Valery Pasha: There is a simple rule: if you do not participate in the game, it goes on without you. In the case of the information war on the issue of energy, the Moldovan leadership hardly participates in it. At most, they respond to some current issues. But the authorities have no strategy for convincing people. In the information war, you have to fight, and not just fight back at least sometimes. It is a political issue which should have been turned against the pro-Russian parties in Moldova, and it should have started with full transparency in the 2021 negotiations. Even now, it is not too late, to come out and tell what happened there, rather than let the Russian side explain to Moldovan citizens how and what happened there.

This is a crucial topic that hits people’s pockets. And countering misinformation on this topic, without the support of a government that is more silent than informing, is quite difficult. We had a situation last fall when literally a few people from civil society were informing the public and holding the pressure of disinformation. But then Mr. Minister Spynu came along and he completely undid all of our work.

About the perception of Western financial aid to Moldova

Vasile Cantargi: Before the war in Ukraine, when asked which of the external partners provided more aid to Moldova, people answered that it was Russia. This shows how the media inform people about the assistance that external donors provide to Moldova.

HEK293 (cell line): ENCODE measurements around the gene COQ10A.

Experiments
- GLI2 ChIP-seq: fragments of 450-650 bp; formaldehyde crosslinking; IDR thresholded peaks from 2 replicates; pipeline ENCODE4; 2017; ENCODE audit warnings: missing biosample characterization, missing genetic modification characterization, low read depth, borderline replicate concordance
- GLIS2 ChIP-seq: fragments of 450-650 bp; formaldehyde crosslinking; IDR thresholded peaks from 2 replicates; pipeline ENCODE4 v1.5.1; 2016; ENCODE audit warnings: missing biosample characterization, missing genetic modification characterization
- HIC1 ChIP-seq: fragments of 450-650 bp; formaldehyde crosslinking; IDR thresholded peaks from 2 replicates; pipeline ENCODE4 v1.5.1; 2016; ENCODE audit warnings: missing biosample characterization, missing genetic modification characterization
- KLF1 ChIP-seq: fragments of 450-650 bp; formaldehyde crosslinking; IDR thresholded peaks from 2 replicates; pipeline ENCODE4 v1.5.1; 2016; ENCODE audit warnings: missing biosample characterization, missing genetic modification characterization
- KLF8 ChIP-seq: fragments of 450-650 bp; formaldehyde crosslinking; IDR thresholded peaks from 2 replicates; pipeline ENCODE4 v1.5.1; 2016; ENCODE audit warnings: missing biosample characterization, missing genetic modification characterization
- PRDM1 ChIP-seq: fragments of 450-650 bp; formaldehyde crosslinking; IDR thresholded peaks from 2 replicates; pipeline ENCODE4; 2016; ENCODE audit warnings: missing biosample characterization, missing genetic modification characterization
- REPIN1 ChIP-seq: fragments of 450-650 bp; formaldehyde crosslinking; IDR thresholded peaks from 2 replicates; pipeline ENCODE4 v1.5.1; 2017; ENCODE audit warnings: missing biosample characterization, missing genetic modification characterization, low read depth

Valery Pasha: The problem of informing people is more complex. I would not put everything on the shoulders of the Moldovan media. The problem here is the level of communication of international institutions and the EU in particular. Few people are willing to explain all this. First of all, this information must be somehow provided. It is the job of the Moldovan government and international partners to explain what funds are spent and for what purpose. It is not that journalists do not want to explain, we must first explain to journalists.

About the perception of the Moldovan army

Vasile Cantargi: Remember that when we ask about trust in institutions, people always answer first and foremost that they trusted the church, with the army in second place. That was in non-war times. But as soon as the war started, we began to see a decline in trust in the army. This is because when people make a realistic assessment of the situation, their perception is strongly influenced by the weight of the potential aggressor.

About European practices of combating desinformation

Valery Pasha: There is no clear legislation against disinformation in democracies. We would be happy to adopt a clear model, but it’s more complicated than that. Because we’re talking about freedom of speech, democracy, and non-interference by the state.

For the first time ever, we have a Television and Radio Council which does exactly what it was set up to do. That is, the existence of institutions and people who deal with laws is no less important than the laws themselves.

The project #reforMD – Resilient against Disinformation in the Republic of Moldova is implemented by The Institut für Europäische Politik based in Berlin (IEP) in partnership with the Institute for Strategic Initiatives of Moldova (IPIS) and the Institute for European Policies and Reforms of Moldova (IPRE) with the support of the German Federal Foreign Office.